It was beyond any chaos I could have imagined. Sensation infused me with a life force I had never known. Kelly was waiting for me outside. As we walked to a nearby restaurant for lunch, it was as if everything had changed. All of my senses were heightened. Walking down the street — the same one I’d walked down an hour earlier — I felt like Dorothy landing in a Technicolor Oz. We went to a tiny trattoria and sat out on the patio. All the sights, sounds, smells, and tastes mingled in the sunshine. A handsome young waiter brought our meals. I don’t really even know if he was that handsome, but I was firing on all cylinders, and he sure felt handsome to me! Or maybe it was just that he was delivering bowls of decadent homemade pasta to our table — pasta unlike anything I’d ever tasted. I asked myself when the last time was — if ever — that I had allowed myself to actually enjoy food (or anything) this much. It didn’t matter; as far as I was concerned, that lunch was the best lunch I had ever eaten. After a lifetime of restriction, I willingly surrendered and savored. Food had never been so inviting, delectable, or satisfying. I had been starving to death before OM awakened me to my own hunger and desire.
At the end of the meal, Kelly asked if I wanted to walk across the street to buy a piece of her favorite chocolate. “Sure,” I said, nonchalantly, as if I bought chocolate every day of the week.
In truth, it had been months since I’d had chocolate in my mouth, months since I felt the warm, oozy richness melt across my tongue. It isn’t that I didn’t love chocolate; it was that I, Nancy Levin, did not eat it. It was a point of pride. Others might be weak enough to indulge themselves, but that was a choice for them to make. Not me. I was a black belt at resisting temptation. Every time an indulgence was offered and I refused, I got a little gold star in my own internal rating system.
That day in San Francisco, I think I consciously intended to walk with Kelly and keep her company while she bought the chocolate. I’d already indulged so much! The OM, the pasta, even flirting with the waiter! But something else was emerging within me — something beyond my volition. An irrevocable internal shift had begun. As if watching myself from some point outside of my own being, I saw my hand reach out and pick up the same bar of chocolate Kelly was getting.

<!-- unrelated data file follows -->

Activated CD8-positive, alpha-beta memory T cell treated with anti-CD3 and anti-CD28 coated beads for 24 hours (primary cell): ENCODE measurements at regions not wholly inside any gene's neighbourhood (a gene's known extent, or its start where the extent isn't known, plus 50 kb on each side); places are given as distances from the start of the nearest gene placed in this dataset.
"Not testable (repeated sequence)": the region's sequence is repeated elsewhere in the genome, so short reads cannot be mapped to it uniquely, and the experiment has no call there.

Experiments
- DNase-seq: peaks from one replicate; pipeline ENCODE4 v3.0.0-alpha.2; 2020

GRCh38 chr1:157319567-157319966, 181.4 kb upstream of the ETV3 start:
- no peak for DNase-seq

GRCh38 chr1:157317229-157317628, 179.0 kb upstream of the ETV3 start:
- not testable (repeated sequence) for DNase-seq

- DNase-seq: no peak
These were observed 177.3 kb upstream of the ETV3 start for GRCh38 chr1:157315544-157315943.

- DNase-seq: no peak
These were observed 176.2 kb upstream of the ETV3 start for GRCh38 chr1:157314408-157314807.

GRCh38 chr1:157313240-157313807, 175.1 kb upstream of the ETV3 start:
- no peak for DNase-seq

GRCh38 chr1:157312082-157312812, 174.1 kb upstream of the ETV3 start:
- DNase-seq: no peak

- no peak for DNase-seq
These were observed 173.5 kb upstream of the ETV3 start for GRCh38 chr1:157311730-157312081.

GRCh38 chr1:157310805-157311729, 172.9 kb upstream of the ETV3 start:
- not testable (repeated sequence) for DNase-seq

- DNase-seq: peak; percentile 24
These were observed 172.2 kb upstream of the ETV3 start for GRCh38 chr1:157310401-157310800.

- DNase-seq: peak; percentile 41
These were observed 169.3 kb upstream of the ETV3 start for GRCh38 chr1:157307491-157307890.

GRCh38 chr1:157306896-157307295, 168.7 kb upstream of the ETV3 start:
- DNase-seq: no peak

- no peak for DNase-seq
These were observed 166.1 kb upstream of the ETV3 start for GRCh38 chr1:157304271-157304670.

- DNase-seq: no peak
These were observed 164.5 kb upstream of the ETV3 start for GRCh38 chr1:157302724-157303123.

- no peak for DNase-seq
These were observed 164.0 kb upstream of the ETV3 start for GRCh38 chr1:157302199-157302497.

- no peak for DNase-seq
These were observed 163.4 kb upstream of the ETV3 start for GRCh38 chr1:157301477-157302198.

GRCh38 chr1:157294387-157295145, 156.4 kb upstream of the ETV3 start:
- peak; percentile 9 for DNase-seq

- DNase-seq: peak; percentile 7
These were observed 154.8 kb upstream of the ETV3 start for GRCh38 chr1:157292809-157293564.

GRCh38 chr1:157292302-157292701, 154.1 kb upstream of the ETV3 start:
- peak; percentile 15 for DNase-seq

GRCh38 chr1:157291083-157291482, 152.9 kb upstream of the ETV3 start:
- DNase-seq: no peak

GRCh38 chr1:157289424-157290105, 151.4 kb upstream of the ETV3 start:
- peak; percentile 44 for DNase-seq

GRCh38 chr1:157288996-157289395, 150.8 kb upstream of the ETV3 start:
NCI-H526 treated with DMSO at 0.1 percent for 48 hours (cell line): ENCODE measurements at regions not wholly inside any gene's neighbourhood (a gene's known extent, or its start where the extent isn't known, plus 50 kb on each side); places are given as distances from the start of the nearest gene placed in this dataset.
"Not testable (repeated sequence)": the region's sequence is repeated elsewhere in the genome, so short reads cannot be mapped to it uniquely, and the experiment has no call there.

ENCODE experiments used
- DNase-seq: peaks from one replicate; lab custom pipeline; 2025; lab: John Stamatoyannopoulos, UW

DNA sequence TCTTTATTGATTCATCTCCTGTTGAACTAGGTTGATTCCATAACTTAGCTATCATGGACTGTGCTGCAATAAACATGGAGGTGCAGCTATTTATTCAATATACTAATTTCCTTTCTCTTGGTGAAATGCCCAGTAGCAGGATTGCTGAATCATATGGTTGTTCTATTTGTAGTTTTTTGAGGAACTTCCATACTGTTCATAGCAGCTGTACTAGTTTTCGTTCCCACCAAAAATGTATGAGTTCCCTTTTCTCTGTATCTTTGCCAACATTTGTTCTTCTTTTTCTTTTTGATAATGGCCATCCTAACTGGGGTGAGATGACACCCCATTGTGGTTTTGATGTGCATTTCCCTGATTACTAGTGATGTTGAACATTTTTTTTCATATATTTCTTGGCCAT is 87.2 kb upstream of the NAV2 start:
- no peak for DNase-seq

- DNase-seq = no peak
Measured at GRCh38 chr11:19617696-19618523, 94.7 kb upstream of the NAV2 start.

“I’m buying,” she said, taking it out of my hand and moving toward the cashier. I walked behind her, somewhat stunned at what was happening. I was vaguely aware she was still chatting with me about something or other, but I was barely listening.
Luckily, Kelly had to run off to a meeting as soon as we emerged from the store. Knowing she was saving her chocolate for later was a great relief to me because it meant I didn’t have to make the decision about eating it or not in that moment. Maybe just buying it was enough.
Maybe living the rest of my life without joy and pleasure was enough. Maybe living the rest of my life without rich, yummy, nurturing, crazy, wild, and free sex was enough. Maybe living the rest of my life clinging to my gold stars of deprivation was enough.
Maybe living the rest of my life without living at all was enough. But of course, none of that was enough.
I returned to my sister’s house, and that evening, all alone, after much internal negotiation, I gave myself permission to take a bite. I said yes to just one. The chocolate snapped decadently against my teeth. Soon, its warmth was unpacking itself against the roof of my mouth, and as it softened and melted across my tongue — dark, rustic, buttery — I swear, deep down inside, I felt some barrier around my heart melt as well. The automatic “N” and “O” dissolved, and I swallowed the no without bitterness, instead saying, “Yes, yes, yes!”